Linas, from what i understand you don't live in the uk, therefore please don't give your opinion unless you can back it up. I have experience from mini pupillages in several chambers, furthermore i have talked with barristers in several events. An llm adds nothing to your application! The oxford bcl and te harvard llm are considered to be the 2 best post graduate courses and therefore the do count for something as they show that you have high intellectual ability as it is exteemely hard to get accepted! Any other llm adds nothing! And this comes from someone who has a secured pupillage in the UK



Ok. Someone is clearly trolling. You gave your opinion and she gave hers so let's move on. I hv friends that have done the Cambridge LLM and gone on to get pupillages in some of the best law firms rated by Global Chambers. Your assertion that a Cambridge LLM adds nothing is laughable seeing as you applied for one. Cambridge is Cambridge and btw, it is not hard to get into Harvard. That is a lie. As an intnl student, 6 of my classmates have been admitted there this year with grade points of 2.2. As long as they could show that they could pay the fees. Cambridge rejected them but harvard took them.
Anyway I hope we can get back to other things other than trolling. My two cents.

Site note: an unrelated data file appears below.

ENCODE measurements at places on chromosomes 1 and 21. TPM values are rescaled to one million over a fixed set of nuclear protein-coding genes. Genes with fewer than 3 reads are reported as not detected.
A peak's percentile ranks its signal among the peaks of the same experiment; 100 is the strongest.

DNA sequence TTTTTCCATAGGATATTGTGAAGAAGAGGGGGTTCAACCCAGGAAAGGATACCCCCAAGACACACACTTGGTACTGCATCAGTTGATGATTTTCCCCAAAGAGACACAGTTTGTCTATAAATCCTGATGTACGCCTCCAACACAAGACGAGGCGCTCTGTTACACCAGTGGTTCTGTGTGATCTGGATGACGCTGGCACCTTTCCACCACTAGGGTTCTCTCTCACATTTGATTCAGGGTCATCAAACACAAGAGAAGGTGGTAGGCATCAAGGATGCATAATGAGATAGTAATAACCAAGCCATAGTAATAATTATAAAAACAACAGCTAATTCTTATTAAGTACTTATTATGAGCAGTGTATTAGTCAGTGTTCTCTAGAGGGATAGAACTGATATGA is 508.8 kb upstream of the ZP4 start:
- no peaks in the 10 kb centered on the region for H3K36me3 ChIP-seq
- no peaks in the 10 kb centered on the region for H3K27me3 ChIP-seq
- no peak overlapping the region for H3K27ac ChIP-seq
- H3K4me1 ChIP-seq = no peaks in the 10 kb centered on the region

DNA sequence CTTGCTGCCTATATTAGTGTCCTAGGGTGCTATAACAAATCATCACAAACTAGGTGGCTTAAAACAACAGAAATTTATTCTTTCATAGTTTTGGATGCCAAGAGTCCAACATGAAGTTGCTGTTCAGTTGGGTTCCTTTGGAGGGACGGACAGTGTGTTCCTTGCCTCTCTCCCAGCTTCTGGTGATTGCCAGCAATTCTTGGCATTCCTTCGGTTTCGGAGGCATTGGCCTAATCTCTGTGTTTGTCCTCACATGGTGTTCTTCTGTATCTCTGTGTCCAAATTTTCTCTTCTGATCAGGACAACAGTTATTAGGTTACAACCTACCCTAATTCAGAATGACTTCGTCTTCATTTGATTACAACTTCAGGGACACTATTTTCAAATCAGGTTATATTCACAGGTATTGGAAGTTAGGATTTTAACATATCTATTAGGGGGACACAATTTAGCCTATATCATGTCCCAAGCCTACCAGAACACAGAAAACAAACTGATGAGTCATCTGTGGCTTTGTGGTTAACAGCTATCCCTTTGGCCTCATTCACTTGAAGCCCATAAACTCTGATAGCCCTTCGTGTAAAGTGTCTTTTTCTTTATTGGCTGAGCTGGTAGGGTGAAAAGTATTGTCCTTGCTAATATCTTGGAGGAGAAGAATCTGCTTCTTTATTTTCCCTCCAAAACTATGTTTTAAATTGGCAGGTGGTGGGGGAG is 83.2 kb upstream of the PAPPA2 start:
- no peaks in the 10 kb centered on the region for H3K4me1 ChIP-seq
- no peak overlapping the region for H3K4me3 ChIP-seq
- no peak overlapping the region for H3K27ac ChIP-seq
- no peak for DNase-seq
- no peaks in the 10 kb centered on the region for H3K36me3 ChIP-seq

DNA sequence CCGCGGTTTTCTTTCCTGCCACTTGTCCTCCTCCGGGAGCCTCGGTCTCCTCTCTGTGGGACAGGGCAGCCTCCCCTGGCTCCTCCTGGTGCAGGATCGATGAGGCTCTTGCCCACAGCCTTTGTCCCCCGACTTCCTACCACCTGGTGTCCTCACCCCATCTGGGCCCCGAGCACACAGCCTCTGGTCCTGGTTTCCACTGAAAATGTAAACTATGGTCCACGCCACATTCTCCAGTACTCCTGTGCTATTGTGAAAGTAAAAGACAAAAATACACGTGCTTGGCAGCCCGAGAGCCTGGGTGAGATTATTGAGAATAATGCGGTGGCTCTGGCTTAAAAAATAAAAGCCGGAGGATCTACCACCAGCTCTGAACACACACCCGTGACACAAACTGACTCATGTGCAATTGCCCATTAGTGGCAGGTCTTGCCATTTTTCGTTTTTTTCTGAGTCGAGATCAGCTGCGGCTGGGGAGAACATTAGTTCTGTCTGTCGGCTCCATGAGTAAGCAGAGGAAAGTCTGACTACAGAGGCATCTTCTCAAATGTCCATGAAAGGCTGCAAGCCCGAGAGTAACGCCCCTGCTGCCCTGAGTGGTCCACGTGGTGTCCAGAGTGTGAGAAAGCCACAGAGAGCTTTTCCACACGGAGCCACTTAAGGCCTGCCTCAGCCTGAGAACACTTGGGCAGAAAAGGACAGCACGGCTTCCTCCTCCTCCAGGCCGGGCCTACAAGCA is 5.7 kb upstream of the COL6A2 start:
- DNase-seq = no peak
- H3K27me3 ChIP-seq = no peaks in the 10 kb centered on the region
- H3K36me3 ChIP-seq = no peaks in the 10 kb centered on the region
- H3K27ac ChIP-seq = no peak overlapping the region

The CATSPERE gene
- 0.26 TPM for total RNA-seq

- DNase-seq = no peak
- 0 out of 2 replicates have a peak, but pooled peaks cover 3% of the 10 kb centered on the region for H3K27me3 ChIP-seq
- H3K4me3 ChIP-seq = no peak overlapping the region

<blockquote><blockquote>Well, the "unless it is a Harvard LLM or an Oxford BCL" part seems completely arbitrary to me. In fact, so arbitrary so as to call into question the rest of the post. Surely, there are lots of schools, fields of law and employers, and generalizing all of that does not at all seem accurate to me.

x-man: In any event, you should probably be careful about getting career advice on .

Linas, from what i understand you don't live in the uk, therefore please don't give your opinion unless you can back it up. I have experience from mini pupillages in several chambers, furthermore i have talked with barristers in several events. An llm adds nothing to your application! The oxford bcl and te harvard llm are considered to be the 2 best post graduate courses and therefore the do count for something as they show that you have high intellectual ability as it is exteemely hard to get accepted! Any other llm adds nothing! And this comes from someone who has a secured pupillage in the UK</blockquote>